Addition of methanol, ethanol, and n-propanol to aqueous dispersions of Namontmorillonite (2% w/w) reduces the apparent viscosity and the yield value. In the presence of NaCl the flow parameters increase to a maximum at medium alcohol concentration. Thus, the gel strength of Nabentonite dispersions can greatly change with the alcohol content of the dispersion. This is probably caused by the transition of dispersed clay mineral particles (individual silicate layers or lamellae of a few of these layers) to band-type networks with optical homogeneity and weakly attractive particle-particle interaction. When attraction between the particles becomes too strong at high alcohol concentrations, the bands are condensed to short fragments and, eventually, freely moving particles, reducing the viscosity and the yield value.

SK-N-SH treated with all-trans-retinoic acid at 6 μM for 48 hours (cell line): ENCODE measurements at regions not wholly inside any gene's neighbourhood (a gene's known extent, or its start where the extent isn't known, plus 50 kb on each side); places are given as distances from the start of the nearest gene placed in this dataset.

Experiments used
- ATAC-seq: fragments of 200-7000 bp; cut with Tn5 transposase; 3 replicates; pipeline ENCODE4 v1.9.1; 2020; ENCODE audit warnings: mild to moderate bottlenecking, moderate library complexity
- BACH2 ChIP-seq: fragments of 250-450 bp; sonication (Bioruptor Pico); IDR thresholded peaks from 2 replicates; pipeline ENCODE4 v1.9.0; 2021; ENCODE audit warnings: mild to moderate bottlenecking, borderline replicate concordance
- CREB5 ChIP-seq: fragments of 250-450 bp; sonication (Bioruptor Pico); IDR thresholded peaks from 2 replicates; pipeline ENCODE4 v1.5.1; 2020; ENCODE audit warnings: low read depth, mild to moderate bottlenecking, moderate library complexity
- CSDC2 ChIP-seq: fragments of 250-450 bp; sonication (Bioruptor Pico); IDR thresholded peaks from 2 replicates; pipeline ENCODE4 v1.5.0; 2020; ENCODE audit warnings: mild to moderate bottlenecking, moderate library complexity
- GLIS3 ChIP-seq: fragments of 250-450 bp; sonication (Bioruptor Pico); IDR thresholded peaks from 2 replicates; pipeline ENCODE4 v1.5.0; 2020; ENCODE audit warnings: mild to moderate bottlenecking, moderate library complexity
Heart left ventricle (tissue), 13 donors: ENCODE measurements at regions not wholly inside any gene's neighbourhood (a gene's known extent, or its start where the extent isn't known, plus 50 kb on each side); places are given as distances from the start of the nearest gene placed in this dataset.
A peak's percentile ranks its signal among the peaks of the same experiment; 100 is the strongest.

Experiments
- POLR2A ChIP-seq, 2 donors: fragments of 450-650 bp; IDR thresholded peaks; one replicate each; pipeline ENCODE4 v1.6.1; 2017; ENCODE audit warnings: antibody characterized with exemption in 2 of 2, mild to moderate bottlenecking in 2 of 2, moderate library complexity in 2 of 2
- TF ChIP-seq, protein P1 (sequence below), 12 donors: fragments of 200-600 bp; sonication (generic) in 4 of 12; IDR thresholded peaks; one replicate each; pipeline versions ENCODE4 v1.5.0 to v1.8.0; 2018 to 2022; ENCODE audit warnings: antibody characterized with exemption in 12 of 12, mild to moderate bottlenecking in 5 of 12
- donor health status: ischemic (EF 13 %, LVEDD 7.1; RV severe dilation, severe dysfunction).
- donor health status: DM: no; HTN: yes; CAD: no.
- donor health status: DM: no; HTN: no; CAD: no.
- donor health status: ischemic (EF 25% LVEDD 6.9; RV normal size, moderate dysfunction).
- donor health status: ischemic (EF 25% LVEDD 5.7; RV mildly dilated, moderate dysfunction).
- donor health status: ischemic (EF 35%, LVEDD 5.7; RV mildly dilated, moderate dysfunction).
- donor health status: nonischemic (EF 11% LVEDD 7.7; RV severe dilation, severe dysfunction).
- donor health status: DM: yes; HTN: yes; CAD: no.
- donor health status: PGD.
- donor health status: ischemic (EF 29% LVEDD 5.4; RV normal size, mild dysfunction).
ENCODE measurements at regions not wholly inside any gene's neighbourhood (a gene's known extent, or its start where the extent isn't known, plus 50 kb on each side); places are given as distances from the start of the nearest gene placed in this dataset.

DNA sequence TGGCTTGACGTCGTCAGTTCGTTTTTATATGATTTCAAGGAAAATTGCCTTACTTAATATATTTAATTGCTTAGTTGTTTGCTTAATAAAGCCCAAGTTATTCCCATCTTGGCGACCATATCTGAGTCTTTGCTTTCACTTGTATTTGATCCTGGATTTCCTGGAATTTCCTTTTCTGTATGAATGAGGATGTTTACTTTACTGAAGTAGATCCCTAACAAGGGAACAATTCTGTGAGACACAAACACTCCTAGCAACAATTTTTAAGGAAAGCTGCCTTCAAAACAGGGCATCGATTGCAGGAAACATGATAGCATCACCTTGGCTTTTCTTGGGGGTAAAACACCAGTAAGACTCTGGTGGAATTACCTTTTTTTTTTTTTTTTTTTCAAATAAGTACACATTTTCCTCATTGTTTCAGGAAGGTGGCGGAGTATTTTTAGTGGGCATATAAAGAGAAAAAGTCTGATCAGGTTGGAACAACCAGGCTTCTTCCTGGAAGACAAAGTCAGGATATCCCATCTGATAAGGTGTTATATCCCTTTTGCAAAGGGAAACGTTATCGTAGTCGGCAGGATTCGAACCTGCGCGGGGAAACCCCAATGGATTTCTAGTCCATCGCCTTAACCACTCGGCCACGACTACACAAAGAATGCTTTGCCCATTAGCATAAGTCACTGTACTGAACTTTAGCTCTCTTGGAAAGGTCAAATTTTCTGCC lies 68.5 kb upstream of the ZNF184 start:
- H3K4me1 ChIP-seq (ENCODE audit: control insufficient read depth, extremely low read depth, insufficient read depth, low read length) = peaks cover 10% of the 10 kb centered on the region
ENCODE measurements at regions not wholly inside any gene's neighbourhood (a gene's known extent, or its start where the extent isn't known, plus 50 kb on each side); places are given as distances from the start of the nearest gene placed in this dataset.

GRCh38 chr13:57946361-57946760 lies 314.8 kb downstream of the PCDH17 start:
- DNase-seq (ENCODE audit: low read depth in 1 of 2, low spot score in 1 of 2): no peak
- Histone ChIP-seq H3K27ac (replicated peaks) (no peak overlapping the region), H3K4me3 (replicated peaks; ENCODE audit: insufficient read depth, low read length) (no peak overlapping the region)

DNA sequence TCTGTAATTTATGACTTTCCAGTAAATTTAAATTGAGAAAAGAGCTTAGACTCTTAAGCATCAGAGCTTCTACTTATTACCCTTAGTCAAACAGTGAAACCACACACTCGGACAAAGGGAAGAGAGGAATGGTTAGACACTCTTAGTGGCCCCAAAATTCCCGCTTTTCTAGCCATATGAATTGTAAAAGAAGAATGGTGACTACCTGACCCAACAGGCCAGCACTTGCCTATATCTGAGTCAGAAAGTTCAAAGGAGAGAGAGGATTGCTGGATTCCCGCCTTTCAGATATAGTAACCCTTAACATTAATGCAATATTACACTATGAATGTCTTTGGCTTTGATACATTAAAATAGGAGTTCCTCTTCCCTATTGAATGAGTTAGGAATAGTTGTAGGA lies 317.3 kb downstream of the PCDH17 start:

The interparticle interaction energy is calculated for the constant charge model by van Olphen's (1977) method. Agreement with the experimental results is only obtained when the Stern layer adsorption is governed by a specific adsorption energy μ, which increases with decreasing dielectric constant.